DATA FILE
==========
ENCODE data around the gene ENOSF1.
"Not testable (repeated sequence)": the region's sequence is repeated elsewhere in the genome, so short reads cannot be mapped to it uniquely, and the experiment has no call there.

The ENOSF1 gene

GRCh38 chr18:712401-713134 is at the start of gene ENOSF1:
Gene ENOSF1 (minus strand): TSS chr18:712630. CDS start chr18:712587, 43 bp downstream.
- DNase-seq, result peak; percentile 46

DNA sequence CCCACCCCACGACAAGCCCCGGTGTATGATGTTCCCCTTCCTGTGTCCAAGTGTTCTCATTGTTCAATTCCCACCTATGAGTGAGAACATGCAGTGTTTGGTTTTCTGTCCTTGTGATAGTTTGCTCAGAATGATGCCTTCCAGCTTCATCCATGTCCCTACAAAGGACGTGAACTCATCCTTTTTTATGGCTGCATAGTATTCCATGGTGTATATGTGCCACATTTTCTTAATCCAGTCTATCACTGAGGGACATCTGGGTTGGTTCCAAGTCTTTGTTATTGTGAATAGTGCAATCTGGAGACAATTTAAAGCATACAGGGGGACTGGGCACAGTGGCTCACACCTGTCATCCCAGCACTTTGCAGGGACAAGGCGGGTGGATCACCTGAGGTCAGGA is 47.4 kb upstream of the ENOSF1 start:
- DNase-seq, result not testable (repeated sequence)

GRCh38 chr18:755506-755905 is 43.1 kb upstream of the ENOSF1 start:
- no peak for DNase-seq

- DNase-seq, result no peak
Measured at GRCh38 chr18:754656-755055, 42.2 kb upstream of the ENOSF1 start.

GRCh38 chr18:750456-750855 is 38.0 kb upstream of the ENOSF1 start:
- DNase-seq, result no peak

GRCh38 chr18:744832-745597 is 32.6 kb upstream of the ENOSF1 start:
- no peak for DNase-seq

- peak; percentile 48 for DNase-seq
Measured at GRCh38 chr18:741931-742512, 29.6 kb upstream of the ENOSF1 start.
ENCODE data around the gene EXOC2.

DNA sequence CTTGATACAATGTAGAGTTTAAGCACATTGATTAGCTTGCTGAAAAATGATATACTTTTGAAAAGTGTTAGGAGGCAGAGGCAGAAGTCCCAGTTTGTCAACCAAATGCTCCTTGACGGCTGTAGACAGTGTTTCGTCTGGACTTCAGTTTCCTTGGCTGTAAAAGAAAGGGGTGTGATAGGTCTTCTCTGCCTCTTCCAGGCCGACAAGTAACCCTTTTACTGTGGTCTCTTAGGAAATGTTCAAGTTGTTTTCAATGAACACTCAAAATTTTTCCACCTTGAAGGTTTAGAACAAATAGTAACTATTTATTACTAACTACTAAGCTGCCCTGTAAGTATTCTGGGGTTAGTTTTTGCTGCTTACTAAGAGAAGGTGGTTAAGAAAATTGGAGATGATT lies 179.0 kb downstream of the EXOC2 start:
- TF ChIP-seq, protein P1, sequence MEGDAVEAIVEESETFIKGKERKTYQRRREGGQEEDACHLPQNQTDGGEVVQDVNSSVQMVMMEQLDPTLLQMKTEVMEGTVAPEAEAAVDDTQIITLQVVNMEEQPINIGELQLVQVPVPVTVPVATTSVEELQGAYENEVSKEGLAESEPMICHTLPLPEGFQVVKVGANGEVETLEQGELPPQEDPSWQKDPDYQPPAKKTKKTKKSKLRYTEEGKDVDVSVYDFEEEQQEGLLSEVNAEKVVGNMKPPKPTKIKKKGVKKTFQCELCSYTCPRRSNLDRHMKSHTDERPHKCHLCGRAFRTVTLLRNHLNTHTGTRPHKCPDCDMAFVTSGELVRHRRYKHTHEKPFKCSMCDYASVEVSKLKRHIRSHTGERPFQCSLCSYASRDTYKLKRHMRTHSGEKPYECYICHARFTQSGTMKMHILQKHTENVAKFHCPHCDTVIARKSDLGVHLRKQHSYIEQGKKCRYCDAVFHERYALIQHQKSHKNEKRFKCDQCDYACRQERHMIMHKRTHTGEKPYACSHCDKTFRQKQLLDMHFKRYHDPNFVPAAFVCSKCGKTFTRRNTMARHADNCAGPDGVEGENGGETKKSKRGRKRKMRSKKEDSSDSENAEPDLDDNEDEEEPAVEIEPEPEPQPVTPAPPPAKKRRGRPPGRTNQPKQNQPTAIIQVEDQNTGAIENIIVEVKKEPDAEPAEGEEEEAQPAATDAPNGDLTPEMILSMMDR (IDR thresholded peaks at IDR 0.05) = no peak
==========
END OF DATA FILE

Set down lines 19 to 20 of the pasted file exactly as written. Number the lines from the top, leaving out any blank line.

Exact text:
ENCODE data around the gene EXOC2.

DNA sequence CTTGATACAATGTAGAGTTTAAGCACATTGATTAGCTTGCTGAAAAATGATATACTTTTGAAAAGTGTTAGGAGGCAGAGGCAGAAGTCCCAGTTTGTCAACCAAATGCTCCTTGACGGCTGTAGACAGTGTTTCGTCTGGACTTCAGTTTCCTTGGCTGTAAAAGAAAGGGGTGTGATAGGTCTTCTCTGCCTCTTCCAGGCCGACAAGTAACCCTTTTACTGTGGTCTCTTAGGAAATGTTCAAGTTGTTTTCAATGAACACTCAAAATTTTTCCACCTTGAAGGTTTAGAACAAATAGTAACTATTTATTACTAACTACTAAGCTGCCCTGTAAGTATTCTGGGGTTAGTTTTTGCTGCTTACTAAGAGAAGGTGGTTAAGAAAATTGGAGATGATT lies 179.0 kb downstream of the EXOC2 start: